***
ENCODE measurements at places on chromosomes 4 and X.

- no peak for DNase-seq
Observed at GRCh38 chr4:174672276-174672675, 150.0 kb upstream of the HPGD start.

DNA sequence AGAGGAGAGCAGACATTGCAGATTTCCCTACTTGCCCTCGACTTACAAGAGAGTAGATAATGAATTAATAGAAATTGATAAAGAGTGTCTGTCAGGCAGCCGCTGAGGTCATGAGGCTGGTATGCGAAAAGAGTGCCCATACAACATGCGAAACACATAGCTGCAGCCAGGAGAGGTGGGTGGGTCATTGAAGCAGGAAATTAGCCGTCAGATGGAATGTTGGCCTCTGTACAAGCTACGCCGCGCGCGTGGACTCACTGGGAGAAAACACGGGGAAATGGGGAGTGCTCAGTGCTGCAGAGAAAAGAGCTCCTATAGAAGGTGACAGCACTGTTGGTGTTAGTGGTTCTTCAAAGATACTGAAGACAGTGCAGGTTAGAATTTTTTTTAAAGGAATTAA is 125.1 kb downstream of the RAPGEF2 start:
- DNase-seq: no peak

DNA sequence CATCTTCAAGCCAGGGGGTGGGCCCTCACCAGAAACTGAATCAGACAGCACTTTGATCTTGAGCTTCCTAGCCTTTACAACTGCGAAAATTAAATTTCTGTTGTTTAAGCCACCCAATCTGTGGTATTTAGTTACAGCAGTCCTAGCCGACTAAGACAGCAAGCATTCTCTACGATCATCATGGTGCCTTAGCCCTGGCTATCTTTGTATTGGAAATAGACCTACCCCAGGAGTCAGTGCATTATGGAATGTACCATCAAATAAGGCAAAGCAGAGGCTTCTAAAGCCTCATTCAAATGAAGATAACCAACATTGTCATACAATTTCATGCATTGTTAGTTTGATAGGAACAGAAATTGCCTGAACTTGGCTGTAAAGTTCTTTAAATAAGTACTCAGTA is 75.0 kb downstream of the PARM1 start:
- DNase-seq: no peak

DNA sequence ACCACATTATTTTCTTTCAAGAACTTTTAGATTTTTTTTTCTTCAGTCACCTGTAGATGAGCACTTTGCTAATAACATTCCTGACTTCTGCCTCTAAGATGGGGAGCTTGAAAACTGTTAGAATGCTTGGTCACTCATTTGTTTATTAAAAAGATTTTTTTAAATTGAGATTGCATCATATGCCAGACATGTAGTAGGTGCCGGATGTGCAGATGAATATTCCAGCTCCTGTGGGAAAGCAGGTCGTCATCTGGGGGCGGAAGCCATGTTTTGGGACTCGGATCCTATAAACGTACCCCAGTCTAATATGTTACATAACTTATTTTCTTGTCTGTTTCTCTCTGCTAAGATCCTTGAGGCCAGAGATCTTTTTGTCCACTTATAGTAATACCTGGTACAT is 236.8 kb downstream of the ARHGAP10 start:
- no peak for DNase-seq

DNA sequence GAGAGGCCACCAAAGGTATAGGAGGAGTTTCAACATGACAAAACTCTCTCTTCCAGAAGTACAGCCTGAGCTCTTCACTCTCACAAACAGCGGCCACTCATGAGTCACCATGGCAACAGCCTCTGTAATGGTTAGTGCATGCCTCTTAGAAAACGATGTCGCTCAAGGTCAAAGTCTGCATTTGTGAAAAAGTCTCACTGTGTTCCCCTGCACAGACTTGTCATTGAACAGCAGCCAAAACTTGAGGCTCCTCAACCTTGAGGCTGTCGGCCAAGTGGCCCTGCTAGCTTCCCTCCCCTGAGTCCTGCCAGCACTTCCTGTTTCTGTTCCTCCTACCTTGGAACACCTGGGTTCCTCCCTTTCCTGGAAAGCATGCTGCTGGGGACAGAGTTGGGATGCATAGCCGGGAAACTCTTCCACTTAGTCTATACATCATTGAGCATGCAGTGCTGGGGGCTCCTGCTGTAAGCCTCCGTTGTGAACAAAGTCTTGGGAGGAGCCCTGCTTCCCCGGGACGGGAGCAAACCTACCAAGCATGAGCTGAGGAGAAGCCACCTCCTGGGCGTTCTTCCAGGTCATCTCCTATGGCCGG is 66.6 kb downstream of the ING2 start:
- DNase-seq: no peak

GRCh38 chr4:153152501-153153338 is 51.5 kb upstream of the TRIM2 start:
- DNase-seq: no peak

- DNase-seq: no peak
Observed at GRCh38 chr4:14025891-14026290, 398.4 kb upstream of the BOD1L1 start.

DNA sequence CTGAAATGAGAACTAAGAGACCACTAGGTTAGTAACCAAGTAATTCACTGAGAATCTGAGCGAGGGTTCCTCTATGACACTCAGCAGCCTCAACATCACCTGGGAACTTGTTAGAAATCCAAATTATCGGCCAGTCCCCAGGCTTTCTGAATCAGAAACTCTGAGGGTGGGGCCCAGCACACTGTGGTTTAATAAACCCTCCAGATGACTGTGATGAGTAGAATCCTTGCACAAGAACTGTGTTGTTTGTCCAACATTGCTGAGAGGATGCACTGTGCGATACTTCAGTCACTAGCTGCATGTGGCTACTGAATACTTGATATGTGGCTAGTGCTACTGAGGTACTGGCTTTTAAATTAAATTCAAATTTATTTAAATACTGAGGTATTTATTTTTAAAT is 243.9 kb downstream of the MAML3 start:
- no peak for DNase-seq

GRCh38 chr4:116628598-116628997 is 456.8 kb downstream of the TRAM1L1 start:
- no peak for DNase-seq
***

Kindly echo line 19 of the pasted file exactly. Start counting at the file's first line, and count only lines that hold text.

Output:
- no peak for DNase-seq